In the absence of light, CP12 blocks the PRK-catalysed conversion of Ru5P into R15P (ref. 22), preventing CO2 fixation. Removing this regulation by deletion of cp12 should allow for CO2 fixation to occur regardless of light conditions. To test our hypothesis that these strains could grow and produce 23BD independent of light, Strains 3, 12 (Δcp12) and 14 (Δcp12:: prk-rbcLXS) were grown with 10 g l−1 glucose and 20 mM 13C-NaHCO3 in complete darkness for 24 h, and the 13C ratio of intracellular 3PGA was determined. (Strain 13 was not tested since it showed very little improvement of carbon fixation compared to Strains 12 and 14.) 3PGA is a direct product of the reaction catalysed by RuBisCO, and so labelled 3PGA would be clear evidence of carbon fixation. In the 3PGA from Strain 14, 12.6% of the carbons were labelled with 13C. Very few carbons were labelled in Strain 12 and no labelled carbons were detected in Strain 3 (Fig. 3d). These results indicate that deletion of cp12 permitted limited CO2 fixation in darkness, and deletion of cp12 combined with overexpression of prk (and rbcLXS) resulted in substantial CO2 fixation by RuBisCO in darkness. As further evidence of enhanced carbon flux to the CO2 fixation pathway, we also observed a 1.5-fold increase in the intracellular concentration of the RuBisCO substrate, R15P, in Strain 14 compared to Strain 12, and no accumulation of R15P was observed in Strain 3 (Fig. 3e). That these strains show altered concentrations of this key carbon fixation metabolite supports our conclusion that CO2 fixation was enabled in Strains 12 and 14 in the absence of light.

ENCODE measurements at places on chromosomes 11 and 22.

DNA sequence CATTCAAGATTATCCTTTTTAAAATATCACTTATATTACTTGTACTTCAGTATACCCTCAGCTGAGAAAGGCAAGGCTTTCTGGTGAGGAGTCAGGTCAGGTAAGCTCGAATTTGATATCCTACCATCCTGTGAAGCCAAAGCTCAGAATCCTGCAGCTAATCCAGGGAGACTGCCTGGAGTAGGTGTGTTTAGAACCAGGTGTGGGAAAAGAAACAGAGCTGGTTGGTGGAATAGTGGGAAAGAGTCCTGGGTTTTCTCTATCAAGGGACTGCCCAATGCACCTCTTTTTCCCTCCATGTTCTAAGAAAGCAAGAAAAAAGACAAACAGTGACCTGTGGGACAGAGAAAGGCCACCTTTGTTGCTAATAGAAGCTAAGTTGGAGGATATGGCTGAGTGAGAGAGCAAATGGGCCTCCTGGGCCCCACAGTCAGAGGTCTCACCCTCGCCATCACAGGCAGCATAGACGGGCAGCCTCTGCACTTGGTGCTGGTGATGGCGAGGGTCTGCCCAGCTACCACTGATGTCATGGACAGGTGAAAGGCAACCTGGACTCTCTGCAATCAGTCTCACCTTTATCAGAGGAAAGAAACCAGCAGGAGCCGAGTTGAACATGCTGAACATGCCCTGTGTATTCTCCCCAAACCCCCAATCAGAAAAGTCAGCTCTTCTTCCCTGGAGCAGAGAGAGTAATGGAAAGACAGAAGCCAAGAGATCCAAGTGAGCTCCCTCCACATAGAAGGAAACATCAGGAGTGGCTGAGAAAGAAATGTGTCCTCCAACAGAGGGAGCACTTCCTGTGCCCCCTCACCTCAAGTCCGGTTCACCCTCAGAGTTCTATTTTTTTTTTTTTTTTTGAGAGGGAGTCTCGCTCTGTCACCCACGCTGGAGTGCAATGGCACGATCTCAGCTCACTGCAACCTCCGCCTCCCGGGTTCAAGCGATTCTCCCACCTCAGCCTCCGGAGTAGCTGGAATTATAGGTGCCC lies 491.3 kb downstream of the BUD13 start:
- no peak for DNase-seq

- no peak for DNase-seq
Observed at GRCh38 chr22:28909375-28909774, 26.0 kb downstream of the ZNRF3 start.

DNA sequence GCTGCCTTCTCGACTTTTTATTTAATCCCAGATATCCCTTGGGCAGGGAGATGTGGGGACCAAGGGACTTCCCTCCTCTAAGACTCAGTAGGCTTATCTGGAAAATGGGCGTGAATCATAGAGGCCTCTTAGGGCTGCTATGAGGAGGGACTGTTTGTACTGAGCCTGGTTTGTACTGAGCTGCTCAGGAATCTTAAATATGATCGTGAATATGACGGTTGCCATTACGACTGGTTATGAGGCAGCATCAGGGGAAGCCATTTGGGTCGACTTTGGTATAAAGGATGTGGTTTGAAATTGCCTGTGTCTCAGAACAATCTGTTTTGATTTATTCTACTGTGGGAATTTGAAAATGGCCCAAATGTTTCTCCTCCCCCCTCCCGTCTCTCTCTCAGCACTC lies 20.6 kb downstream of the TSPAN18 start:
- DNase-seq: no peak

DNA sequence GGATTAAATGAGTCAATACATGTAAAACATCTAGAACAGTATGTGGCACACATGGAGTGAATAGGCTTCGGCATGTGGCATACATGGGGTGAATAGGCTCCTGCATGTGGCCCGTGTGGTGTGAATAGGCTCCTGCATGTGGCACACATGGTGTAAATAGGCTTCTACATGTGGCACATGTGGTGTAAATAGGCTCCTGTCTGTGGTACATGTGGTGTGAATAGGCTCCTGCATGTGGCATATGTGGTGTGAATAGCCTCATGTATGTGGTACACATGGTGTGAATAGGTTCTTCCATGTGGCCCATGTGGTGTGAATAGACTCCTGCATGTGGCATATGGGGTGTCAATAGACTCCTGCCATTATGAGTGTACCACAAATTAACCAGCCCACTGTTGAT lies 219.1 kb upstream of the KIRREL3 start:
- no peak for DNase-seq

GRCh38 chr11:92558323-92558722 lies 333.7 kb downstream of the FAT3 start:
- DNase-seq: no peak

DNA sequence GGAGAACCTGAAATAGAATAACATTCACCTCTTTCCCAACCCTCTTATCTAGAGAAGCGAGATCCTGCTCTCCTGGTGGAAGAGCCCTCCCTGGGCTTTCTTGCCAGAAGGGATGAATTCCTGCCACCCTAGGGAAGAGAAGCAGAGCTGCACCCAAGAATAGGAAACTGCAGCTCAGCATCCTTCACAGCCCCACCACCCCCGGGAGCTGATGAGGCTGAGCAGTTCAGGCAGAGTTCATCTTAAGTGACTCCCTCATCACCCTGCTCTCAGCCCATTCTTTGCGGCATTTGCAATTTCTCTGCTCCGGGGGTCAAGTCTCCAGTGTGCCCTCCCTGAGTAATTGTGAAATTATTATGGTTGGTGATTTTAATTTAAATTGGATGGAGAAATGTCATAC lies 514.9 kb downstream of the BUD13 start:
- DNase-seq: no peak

Coupling glucose metabolism and CO2 fixation